Healthy Children, Healthy Families (current)

Healthy Children, Healthy Families (HCHF): Parents making a difference!

Megan Szpak ’16 interviewing a participant.

We performed a cluster-randomized controlled trial to test the efficacy of an integrated nutrition and parenting curriculum teaching responsive parenting and strategies for promoting healthy diets and physical activity for children aged 3-1 years. “Healthy Children, Healthy Families: Parents making a difference!” is a program implemented through Cornell Cooperative Extension to improve child nutrition and maintain healthy child weights in low income families. Program-based evidence indicates effectiveness, but this cluster-randomized trial in New York City provides an opportunity for a rigorous evaluation of impact. In addition, we are conducting a qualitative sub-study to assess participant perspectives on value of program and behavior change experiences.

Other work related to HCHF includes development of the HCHF curriculum (available here), a tool for assessing behavior change in the program, and translation and testing of this tool in Spanish.

A previous study followed up HCHF program participants to examine their subsequent experiences with trying and adopting new parenting and child feeding behaviors. This study measured parenting and feeding styles as well as psychosocial, economic, health, and environmental barriers to adopting recommended parenting and child feeding practices.  An important contribution of this paper was adaptation of the trials of improved practices methodology to understand barriers and facilitators of behavior change in the US context, focused on older children with more diverse diets (than the usual application to diets of 0-2 year olds in low-income countries), and to parenting as well as nutrition behaviors. Parents were most motivated to increase children’s vegetable intake and reduce sweetened beverages and reluctant to reduce serving sizes. Their preferred parenting practices to support improved child diets were role-modelling; shaping home environments, involving children in decisions about meals, and providing positive feedback. Information on parents’ willingness and ability to try recommended practices at home over several months of follow-up provided valuable guidance for childhood obesity prevention programs.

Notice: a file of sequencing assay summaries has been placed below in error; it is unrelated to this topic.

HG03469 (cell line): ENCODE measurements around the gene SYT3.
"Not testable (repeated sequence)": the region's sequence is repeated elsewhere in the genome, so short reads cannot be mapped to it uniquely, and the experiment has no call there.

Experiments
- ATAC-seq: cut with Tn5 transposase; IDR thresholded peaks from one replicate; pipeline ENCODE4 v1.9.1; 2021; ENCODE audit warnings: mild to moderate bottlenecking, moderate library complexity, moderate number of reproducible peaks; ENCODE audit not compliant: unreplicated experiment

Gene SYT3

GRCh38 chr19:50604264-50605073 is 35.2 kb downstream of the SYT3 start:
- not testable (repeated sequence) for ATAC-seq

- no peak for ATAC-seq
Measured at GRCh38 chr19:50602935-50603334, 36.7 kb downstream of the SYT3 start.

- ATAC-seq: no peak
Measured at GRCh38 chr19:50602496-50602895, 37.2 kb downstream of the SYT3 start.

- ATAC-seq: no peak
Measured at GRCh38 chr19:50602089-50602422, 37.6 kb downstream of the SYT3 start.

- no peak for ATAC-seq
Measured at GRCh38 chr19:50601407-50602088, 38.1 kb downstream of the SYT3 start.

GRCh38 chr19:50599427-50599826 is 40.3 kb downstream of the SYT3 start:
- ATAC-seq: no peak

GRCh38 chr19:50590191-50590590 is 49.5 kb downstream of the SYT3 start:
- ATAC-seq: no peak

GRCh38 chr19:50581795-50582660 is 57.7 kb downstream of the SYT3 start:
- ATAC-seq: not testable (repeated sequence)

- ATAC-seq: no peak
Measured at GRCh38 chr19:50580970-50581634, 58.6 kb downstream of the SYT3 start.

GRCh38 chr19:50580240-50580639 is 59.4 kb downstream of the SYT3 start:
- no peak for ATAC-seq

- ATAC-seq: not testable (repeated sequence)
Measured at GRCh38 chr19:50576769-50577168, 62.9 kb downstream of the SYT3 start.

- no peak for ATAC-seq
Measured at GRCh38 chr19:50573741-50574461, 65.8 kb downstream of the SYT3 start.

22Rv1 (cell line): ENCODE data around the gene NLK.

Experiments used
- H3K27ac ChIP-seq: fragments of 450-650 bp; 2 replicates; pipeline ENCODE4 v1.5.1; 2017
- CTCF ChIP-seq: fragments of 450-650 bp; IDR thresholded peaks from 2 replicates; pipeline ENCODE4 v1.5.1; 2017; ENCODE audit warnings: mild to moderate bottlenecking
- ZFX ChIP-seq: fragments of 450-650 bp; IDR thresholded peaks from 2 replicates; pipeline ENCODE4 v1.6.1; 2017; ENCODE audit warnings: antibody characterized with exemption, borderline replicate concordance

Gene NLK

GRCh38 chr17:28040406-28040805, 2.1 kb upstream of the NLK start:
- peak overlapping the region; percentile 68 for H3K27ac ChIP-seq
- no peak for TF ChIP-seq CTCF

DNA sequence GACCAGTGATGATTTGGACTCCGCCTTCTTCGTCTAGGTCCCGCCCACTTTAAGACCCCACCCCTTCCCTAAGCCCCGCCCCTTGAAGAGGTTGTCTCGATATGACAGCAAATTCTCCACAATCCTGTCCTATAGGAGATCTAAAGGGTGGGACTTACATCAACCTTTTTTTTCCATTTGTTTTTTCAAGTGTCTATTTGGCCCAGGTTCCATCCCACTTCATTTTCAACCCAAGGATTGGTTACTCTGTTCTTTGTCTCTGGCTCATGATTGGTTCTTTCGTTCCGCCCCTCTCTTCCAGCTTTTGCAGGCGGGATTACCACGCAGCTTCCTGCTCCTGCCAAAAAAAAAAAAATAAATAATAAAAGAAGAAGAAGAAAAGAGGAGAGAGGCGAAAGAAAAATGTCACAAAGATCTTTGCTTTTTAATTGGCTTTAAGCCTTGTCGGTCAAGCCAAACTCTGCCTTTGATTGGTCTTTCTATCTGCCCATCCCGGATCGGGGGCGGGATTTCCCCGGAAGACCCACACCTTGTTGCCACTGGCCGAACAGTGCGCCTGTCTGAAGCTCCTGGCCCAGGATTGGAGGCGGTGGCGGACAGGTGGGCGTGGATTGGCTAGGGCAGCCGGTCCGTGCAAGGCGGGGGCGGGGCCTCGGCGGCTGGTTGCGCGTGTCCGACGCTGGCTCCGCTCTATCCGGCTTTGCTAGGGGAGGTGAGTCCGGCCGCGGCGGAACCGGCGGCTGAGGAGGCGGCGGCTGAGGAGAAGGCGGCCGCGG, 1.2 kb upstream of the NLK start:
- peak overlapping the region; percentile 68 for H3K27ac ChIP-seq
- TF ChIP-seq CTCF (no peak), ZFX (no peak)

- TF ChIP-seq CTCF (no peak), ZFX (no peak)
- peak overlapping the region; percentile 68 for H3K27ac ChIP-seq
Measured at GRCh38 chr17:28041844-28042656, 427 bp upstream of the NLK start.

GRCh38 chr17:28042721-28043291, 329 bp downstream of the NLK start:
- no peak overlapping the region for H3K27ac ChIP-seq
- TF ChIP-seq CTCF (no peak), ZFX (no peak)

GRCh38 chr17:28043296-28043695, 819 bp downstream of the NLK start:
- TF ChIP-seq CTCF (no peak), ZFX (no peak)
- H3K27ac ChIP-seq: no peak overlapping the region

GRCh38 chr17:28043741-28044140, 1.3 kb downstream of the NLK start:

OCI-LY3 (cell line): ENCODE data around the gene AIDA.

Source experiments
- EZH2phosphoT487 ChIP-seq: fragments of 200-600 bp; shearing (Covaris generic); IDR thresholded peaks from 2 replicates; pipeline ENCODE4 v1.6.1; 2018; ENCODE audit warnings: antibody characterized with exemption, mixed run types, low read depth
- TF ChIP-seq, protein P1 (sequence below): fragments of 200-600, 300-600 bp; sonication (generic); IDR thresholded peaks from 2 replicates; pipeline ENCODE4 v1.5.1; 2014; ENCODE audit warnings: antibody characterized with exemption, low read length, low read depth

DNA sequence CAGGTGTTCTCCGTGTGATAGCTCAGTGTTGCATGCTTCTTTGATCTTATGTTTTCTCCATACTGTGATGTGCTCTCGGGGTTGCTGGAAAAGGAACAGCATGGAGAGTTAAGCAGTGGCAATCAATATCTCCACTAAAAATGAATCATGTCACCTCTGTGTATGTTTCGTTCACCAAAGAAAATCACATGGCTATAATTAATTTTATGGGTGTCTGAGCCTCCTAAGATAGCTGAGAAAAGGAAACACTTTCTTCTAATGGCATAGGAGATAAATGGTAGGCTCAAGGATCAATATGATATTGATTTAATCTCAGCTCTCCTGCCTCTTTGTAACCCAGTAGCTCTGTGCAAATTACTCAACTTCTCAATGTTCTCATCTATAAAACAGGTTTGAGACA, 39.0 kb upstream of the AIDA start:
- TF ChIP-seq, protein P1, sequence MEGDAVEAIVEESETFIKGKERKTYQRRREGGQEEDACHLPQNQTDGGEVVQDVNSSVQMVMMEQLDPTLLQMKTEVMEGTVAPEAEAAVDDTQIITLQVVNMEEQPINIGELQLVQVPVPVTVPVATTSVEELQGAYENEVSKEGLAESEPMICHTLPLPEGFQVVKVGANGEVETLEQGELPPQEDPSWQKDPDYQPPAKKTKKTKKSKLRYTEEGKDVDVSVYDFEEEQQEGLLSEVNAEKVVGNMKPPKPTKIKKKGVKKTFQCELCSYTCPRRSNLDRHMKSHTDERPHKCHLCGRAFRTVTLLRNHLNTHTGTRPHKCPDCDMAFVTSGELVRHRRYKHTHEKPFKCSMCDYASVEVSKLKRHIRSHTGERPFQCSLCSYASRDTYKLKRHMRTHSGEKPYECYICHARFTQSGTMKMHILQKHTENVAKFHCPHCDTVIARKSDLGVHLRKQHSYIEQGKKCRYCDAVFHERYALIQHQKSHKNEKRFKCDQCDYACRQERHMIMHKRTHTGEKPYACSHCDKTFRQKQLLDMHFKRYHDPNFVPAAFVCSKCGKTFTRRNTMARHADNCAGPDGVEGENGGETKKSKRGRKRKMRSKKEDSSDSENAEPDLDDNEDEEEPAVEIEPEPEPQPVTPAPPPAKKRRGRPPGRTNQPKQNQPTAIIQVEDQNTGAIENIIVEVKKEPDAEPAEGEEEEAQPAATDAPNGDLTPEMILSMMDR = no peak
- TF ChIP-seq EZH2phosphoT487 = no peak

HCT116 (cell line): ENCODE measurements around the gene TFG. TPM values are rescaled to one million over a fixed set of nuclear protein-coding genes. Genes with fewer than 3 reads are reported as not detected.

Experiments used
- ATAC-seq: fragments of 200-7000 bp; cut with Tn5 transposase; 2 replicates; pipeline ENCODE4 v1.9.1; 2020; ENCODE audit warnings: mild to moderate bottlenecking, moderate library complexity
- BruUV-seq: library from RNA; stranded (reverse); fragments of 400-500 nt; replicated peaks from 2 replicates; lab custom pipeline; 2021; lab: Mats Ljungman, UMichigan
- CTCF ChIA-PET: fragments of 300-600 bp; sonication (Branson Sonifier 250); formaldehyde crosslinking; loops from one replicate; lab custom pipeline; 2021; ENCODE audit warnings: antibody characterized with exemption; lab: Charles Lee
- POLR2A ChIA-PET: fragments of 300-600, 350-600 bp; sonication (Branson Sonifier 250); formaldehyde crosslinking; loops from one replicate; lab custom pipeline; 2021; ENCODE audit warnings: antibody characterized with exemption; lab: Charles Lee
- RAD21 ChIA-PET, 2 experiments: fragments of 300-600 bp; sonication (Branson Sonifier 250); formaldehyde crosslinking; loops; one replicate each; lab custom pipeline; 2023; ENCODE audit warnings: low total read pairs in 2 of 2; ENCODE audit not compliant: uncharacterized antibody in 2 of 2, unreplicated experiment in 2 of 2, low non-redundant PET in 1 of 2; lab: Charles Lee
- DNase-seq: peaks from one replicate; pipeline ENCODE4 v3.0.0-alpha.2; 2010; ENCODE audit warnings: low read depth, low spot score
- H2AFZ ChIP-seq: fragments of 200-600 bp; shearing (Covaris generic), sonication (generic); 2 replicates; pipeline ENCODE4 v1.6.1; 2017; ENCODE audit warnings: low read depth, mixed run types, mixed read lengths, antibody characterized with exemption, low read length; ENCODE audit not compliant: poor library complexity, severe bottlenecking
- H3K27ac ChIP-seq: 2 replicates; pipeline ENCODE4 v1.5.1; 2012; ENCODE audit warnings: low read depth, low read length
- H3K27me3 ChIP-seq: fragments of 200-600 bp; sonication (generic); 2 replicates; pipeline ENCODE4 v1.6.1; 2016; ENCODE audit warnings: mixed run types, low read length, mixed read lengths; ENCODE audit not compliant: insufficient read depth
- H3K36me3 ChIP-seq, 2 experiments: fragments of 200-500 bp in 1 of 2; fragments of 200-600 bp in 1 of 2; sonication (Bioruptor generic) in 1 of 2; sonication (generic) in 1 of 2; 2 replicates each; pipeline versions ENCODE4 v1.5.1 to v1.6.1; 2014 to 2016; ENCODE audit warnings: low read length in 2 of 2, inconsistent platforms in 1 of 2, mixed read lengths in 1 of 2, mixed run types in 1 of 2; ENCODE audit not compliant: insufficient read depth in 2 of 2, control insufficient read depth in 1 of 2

Research Team: Kate DickinJamie Dollahite, Tisa Hill, Carol Parker, Michelle Scott-Pierce 

Funding: Funded by Federal Formula Funds, USDA/Cornell University Agricultural Experiment Station (on-going).


Dickin KL, Larios F, Parra PA. Cognitive interviewing to enhance comprehension and accuracy of responses to a Spanish-language nutrition program evaluation tool Journal of Nutrition Education and Behavior 2015; 47(5): 465-471.

Dickin KL and Seim, G.  Adapting the Trials of Improved Practices approach to explore the acceptability and feasibility of nutrition and parenting recommendations: What works for low-income families? Maternal and Child Nutrition 2015; 11:897-914.

Dickin KL, Hill TF, and Dollahite JS. Practice-based evidence of effectiveness in an integrated nutrition and parenting education intervention for low-income parents. Journal of the Academy of Nutrition and Dietetics 2013.

Dickin KL, Lent M, Lu AH, Sequeira J, Dollahite JS. Developing a measure of behavior change in a program to help low-income parents prevent unhealthy weight gain in children. Journal of Nutrition Education and Behavior 2012; 44:12-21.

Lent M, Hill TF, Dollahite JS, Wolfe W, Dickin KL. Healthy Children, Healthy Families: Parents Making a Difference! A curriculum integrating key nutrition, physical activity, and parenting practices to help prevent childhood obesity.  Journal of Nutrition Education and Behavior 2012; 44:90-92.